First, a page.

July 11, 2019

NIOSH Releases Revised Method for Asbestos Analysis

A revision of NIOSH’s method for analysis of asbestos and other fibers by phase-contrast microscopy (PCM) has been added to the NIOSH Manual of Analytical Methods. Dated June 14, 2019, the revised method presents alternative procedures for preparing and mounting asbestos samples on microscope slides for counting fibers under PCM, a technique that renders visible the changes in light waves as they pass through objects. The revised method also explains the optional but recommended use of special slide coverslips intended to improve laboratory microscopists’ accuracy when counting fibers.

The rules governing which entities seen through the microscope should count as asbestos fibers remain unchanged.

Martin Harper, who coauthored the revised method, emphasized that the changes give laboratories the flexibility to choose among combinations of treatments and mounting media.

“There’s been no major change [in the revised method] that would cause folks to have to rush out and make substantial changes to what they’re doing,” Harper said. “There are now choices and clarifications in the method that are intended to be helpful to people and to allow them the leeway to do some things a little differently.”

The revised method allows laboratories to use a dimethylformamide solution and a resin called Euparal instead of acetone and triacetin resin to mount sample material on slides. Because Euparal and triacetin have almost identical refractive indexes, Harper explained, the use of one or the other will not alter what analysts see through PCM.

The disadvantage of triacetin is that too much of it can cause the fibers on a slide to move, Harper said. Fixing the fibers in place is easier to achieve with Euparal.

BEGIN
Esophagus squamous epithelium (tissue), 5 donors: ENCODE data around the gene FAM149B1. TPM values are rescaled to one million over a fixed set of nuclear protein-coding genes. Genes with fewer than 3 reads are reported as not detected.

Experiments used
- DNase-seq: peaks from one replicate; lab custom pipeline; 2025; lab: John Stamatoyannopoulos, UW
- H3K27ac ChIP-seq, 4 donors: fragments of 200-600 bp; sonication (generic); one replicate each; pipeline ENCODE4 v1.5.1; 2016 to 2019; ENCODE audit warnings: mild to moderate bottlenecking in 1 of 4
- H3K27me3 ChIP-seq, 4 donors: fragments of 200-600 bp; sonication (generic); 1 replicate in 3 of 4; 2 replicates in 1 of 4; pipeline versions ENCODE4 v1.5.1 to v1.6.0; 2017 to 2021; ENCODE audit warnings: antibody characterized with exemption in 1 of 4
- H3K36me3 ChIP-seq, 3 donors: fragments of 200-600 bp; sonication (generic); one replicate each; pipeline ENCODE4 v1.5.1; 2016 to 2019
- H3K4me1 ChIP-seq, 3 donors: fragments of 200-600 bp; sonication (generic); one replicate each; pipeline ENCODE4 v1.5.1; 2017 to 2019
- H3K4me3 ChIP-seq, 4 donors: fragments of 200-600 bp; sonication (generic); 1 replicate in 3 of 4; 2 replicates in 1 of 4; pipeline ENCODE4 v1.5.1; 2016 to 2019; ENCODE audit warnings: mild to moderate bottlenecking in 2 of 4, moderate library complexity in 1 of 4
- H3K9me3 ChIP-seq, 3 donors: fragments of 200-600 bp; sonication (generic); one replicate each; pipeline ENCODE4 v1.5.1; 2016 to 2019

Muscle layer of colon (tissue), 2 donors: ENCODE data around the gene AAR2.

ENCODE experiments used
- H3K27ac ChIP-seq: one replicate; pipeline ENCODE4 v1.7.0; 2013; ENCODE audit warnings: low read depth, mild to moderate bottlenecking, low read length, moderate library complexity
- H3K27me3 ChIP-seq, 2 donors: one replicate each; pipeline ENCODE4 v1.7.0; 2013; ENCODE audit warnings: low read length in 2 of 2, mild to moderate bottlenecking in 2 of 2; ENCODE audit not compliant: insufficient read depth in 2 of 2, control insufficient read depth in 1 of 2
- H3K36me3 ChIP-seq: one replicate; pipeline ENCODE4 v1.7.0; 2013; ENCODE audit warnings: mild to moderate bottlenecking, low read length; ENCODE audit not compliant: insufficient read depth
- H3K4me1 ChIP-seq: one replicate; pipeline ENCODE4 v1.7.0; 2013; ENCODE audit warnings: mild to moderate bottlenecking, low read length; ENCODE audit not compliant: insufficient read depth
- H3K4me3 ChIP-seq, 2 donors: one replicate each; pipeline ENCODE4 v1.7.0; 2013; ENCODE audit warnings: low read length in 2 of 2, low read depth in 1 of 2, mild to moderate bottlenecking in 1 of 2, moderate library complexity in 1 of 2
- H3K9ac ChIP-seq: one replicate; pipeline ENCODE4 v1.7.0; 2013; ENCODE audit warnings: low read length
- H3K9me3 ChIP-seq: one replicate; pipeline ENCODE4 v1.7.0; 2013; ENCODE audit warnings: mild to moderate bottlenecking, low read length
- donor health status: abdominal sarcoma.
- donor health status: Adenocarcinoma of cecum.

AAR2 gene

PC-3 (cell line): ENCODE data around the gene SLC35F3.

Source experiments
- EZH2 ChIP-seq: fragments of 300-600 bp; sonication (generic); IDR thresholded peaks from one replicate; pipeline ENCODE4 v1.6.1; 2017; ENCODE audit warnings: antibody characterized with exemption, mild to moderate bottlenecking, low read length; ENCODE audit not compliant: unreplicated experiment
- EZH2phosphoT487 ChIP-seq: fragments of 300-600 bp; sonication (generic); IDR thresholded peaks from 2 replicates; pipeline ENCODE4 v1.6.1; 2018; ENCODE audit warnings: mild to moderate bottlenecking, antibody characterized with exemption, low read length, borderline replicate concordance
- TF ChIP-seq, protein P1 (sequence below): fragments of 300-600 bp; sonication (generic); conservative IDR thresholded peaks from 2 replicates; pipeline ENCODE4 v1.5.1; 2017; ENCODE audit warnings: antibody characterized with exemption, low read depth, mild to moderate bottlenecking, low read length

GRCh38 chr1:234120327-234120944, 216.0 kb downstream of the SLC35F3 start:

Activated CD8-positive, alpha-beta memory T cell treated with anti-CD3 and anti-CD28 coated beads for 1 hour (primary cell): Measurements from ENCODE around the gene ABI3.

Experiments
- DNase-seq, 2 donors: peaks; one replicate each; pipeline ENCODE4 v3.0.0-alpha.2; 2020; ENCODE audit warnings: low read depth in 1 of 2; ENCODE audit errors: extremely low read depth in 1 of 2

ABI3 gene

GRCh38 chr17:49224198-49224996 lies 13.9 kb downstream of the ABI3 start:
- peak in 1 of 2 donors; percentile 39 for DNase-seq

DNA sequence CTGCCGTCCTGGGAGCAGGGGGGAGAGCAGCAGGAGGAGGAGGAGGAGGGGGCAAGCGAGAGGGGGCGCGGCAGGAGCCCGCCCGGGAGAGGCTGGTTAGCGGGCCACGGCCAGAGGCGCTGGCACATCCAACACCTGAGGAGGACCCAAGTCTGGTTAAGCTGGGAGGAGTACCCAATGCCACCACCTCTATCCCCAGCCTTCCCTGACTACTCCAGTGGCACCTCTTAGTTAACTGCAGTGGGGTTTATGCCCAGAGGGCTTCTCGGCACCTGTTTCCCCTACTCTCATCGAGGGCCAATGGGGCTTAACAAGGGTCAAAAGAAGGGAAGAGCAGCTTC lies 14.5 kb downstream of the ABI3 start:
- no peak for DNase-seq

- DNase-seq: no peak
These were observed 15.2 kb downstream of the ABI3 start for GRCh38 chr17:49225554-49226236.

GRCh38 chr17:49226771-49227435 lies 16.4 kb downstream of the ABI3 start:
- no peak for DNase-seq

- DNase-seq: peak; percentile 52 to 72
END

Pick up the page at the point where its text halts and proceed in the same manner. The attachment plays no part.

Keeping the fibers from moving is necessary for analysts who follow the revised method’s instructions for using slide coverslips with relocatable fields. These coverslips are printed with a numbered and lettered grid that allows analysts to repeatedly return to the same field.

“If there’s any doubt about the counts that were made on a slide, you could go back to that slide and recheck those counts by looking at exactly the same fields that you looked at before,” Harper said. Using slides with relocatable fields “also allows you to do a study of the analysts over time by having them look back at the same fields over and over again.”

Harper is a coauthor of papers in the Journal of Environmental Monitoring that describe the results of round-robin studies among laboratories using relocatable grid slides for asbestos analysis. One finding of the papers is that the relocatable grid slides improved microscopists’ accuracy over time.

“We do see an improvement in their skills after they have been asked to look at grid openings with known fibers and record what they see, and then compare that to what has been seen by others,” Harper said. “With amphibole asbestos, the improvement is small and involves calibrating the accuracy of measuring minimum length, but for chrysotile, where the ability to find hard-to-see fibers is critical, the feedback from examining known samples can be very important for training.”

The method references the AIHA Industrial Hygiene Proficiency Analytical Testing program, or IHPAT, in relation to microscopists' ability to see chrysotile fibers. According to the method, the IHPAT scheme "provide(s) a very robust test of visual acuity and concentration" due to the presence on IHPAT chrysotile filters of a large number of narrow-width chrysotile fibers near the limit of detection.

The revised method also allows microscopists to use the new phase-shift test slide for calibration. Previously, the method stipulated the use of the HSE/NPL test slide, which is no longer available, Harper said.

A PDF of NIOSH method 7400, “Asbestos and Other Fibers by PCM,” is available from the agency’s website. The June 14, 2019, revision of NIOSH 7400 contains editorial corrections not present in an earlier version of the method dated April 29, 2019. NIOSH requests that users of the method ensure that they have downloaded the June 14 version (PDF).

For more information about asbestos fiber counting, see the article “Asbestos in Focus” in the August 2016 issue of The Synergist.